To illustrate what he’s like in his offscreen life, KDFW/Channel 4 consumer reporter Steve Noviello is telling a story about his recent purchase of some patio furniture.
He was surprised at how expensive most of it is, so he bided his time for a bargain.
“I kinda waited out a store in Dallas that I knew was discontinuing a color that I wanted,” says Noviello, who marks 10 years at Fox 4 this week. “So I was waiting till I had a few pieces left and they would sell me the floor samples at a discount. They ended up doing that.”
That’s not the “illustrate” part. One of the chairs had to be special-ordered, because there were enough cushions but not enough frames. When the cushions arrived first, Noviello suspected a couple had been used. The store said to just send them back and it would send him new ones, but Noviello was skeptical because the line had been discontinued. He suspected that when the furniture finally arrived, the store would re-send the same cushions.
It took months, but the furniture arrived as a set. As a deliveryman unpacked the items, Noviello asked to check something.
“Unbeknownst to them, before I had sent the cushions back the first time, I had written my name on a slip of paper and slipped it inside the cushion cover and zipped it back up,” Noviello says in a phone interview. “So I unzipped the covers of these cushions and pulled out these pieces of paper with my signature on them. I said, ‘I don’t mean to be a pain in the neck here, but you gave me the same cushions again.’ That poor guy — I think half of him was like, ‘Oh, my God, I can’t believe we did that,’ and another part of him was like, ‘Who on earth does that?’”
Noviello does that. For 10 years, he has been giving viewers tips like that on segments on Fox 4 and other Fox-owned stations nationwide. Fox 4 will celebrate his milestone with a special, Decade of Deals, at 9:30 p.m. Friday on KDFW/Channel 4.
And what about the cushions? “I kept the cushions, and I got a check for 100 bucks from the store,” he says.
Though Noviello didn’t start his career as a consumer reporter — his first job was at a station in Vermont — he says it is the storytelling form that suits him best.
“I tell people all the time, ‘It’s not an act,’” he says. “Everything that you see on TV, that’s the kind of person that I am. I love getting a great deal on things, I’m fascinated by consumer technology, I will shop for years for something just to make sure I get the best quality and the best deal.”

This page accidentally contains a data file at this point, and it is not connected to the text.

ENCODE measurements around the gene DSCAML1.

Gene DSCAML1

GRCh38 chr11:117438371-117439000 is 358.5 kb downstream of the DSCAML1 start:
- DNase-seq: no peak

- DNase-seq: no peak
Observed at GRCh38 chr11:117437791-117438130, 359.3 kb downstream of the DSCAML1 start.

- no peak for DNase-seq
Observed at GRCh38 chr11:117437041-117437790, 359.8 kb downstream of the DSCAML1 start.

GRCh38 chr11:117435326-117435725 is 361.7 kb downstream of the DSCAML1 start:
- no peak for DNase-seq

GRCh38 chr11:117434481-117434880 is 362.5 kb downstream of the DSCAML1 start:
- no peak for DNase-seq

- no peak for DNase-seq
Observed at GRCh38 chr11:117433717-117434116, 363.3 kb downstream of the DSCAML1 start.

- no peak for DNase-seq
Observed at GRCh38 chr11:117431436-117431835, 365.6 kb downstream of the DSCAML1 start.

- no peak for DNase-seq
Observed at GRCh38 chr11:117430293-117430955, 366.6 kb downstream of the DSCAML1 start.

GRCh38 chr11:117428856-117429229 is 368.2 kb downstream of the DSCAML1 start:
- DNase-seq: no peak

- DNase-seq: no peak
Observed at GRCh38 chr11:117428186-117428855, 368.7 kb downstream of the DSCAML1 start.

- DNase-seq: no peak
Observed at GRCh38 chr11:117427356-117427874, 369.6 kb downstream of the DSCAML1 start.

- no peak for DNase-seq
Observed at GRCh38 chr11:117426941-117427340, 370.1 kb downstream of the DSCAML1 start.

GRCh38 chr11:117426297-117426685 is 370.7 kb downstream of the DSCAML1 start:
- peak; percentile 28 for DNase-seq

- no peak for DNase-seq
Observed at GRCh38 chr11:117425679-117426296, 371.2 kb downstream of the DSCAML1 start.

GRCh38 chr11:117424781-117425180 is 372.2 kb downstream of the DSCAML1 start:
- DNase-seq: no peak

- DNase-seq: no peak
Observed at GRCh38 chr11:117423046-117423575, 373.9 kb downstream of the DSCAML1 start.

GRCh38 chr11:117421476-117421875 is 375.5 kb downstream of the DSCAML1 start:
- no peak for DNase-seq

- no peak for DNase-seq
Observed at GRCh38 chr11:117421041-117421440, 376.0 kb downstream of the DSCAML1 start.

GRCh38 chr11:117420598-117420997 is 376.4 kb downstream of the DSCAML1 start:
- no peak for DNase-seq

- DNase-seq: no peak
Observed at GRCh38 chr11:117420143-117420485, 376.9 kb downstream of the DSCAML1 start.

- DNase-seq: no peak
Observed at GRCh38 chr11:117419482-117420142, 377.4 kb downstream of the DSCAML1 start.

Noviello set a goal for himself of being in a top 20 market by the time he was 30. He was working as a consumer reporter for a Fox station in Greensboro, N.C., when the KDFW opportunity came up. It was a shot at a top 5 market — and he was only 28. He’d also had an opportunity to work at an NBC station in Phoenix, but he thought Fox was a better fit for his style.
“One of the luxuries that we have as a Fox station is because we do so many hours of news every day, we generally get to have longer-format franchise pieces,” Noviello says (although all local stations have increased their news hours in the past couple of years, Fox 4 has the 4:30-9 a.m. Good Day as well as a 9 p.m. newscast that typically runs 60 minutes to go along with newscasts in other slots). “I also think that the sometimes slightly irreverent and certainly more entertaining style that I find with Fox made me a good fit for Fox.”
Noviello has grown into one of the station’s more high-profile personalities, and about three years ago, he suggested to Fox that his segments might work on other company-owned stations as well. His segments now air on 13 to 16 Fox stations weekly; often he will film the same segment several times, to make it fit the different markets.
He has helped viewers with budget advice and is often surprised when he hears from people who don’t plan budgets for something they need or want. But he’s not above playing with toys — he’s a gadget lover, and one of the highlights of his job is attending the annual Consumer Electronics Show in Las Vegas. But even there, he’s more likely to highlight the mom-and-pop inventors than the corporations. Here’s one of his recent “fun” stories.
Mostly, he says, he likes getting to report on things that he’s interested in learning about himself.
“[Consumer reporting is] really the great equalizer among all of our viewers,” he says. “We have people who come from different economic backgrounds and they have different hobbies, and they live in different areas, but at the end of the day, they each had to purchase the TV that they watch us on.
“I’ve never met anybody who doesn’t like to get the most for their money, who doesn’t like if something works or not, who doesn’t want to get value for their family.”